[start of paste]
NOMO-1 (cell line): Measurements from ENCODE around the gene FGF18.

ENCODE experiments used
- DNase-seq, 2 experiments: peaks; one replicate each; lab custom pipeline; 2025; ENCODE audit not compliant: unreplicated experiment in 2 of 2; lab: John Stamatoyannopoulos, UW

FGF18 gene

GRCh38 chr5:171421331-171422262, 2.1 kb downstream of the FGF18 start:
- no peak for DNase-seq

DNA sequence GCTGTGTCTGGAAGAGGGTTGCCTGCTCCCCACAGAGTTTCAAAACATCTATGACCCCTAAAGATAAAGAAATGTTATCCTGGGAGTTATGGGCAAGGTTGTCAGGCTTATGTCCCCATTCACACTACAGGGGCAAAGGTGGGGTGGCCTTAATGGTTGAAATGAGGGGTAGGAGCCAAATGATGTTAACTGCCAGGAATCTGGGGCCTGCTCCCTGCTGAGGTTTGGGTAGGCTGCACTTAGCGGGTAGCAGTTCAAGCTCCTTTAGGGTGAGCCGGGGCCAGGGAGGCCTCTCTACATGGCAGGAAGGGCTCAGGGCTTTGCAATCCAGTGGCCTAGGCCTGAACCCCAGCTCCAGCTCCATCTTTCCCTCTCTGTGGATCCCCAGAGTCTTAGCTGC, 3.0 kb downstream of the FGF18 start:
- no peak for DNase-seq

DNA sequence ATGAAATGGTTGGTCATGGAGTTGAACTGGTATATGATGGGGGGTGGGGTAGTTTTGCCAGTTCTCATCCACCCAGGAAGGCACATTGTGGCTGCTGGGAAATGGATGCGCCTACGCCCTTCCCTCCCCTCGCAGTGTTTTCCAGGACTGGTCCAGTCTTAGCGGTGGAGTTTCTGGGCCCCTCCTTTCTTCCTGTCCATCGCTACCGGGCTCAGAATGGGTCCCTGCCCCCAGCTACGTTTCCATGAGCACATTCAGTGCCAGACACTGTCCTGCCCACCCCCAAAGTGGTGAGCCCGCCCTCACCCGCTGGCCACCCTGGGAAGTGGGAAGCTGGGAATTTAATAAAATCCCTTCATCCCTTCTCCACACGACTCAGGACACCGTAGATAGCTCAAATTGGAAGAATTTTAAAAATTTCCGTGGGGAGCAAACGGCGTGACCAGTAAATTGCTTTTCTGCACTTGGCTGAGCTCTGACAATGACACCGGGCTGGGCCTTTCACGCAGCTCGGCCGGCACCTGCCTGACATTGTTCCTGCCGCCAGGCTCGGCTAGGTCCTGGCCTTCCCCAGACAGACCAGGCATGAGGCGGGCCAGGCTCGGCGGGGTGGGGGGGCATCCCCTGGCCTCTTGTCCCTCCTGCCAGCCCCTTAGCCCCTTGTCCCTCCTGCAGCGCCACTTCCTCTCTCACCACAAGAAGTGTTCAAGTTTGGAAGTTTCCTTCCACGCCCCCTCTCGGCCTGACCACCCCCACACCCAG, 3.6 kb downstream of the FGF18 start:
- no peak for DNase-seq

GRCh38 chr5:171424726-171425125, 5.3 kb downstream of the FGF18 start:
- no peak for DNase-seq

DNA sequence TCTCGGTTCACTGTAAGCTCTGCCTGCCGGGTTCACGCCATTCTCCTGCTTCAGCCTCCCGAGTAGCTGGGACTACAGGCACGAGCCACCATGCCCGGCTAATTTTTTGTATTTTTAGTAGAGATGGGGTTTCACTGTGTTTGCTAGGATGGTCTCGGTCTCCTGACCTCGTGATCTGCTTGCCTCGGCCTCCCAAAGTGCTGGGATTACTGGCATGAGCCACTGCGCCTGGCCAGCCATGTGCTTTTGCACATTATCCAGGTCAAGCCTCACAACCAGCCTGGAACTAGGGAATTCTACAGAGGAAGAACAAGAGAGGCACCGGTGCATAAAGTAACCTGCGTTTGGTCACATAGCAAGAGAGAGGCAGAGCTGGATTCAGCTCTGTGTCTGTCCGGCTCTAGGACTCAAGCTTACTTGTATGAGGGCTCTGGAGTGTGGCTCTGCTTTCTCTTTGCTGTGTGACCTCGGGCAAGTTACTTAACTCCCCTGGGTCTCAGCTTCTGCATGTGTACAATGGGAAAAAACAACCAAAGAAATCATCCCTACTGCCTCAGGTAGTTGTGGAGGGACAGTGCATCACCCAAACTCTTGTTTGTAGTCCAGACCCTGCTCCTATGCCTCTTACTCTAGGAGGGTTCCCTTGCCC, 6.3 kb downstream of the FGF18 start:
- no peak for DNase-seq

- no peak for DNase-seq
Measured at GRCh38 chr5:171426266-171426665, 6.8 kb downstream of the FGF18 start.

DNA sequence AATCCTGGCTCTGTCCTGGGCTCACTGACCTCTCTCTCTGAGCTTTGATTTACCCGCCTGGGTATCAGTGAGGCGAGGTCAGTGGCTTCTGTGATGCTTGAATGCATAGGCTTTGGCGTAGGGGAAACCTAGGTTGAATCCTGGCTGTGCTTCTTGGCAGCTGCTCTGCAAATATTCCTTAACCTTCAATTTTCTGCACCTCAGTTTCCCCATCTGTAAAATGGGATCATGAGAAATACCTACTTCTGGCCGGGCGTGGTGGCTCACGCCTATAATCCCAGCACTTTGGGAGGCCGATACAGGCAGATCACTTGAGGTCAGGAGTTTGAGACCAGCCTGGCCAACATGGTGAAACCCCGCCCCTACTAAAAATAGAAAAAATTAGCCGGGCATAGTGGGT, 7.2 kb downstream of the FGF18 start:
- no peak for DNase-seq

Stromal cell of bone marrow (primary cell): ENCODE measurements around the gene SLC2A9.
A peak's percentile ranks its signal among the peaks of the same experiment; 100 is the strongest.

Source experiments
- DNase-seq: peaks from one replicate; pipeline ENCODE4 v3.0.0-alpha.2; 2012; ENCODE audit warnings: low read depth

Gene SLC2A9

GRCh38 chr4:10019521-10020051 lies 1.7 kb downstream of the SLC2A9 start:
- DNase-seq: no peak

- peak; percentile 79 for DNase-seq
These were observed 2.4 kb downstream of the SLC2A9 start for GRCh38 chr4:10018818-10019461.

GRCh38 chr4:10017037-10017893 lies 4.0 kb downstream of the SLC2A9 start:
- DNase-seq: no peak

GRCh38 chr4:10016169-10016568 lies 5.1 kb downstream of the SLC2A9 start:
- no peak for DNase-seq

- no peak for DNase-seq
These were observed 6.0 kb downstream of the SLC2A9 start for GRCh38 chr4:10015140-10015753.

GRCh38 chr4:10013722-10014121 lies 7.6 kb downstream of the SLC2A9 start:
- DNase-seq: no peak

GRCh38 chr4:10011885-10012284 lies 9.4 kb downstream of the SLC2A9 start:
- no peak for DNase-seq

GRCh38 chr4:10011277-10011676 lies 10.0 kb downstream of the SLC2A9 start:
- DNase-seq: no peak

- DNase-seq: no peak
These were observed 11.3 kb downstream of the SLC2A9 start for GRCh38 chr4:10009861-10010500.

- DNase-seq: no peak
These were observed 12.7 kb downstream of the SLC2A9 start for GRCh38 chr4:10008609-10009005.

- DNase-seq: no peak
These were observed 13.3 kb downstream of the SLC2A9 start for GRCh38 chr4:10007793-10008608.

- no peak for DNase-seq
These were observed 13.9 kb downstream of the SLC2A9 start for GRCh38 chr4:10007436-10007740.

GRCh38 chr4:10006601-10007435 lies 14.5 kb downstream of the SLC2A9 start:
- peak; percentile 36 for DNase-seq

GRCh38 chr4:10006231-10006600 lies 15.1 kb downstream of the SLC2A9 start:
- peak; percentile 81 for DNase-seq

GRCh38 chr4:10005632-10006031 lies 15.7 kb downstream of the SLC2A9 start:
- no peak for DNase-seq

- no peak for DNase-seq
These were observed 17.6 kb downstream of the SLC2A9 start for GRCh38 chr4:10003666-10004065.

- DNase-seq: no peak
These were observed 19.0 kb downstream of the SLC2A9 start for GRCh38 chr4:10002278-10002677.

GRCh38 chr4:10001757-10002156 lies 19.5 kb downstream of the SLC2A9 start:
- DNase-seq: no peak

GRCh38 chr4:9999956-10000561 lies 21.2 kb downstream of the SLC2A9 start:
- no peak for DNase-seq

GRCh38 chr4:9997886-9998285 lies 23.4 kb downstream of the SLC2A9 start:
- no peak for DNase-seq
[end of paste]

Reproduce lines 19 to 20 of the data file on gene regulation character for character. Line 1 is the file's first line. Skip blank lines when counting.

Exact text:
Stromal cell of bone marrow (primary cell): ENCODE measurements around the gene SLC2A9.
A peak's percentile ranks its signal among the peaks of the same experiment; 100 is the strongest.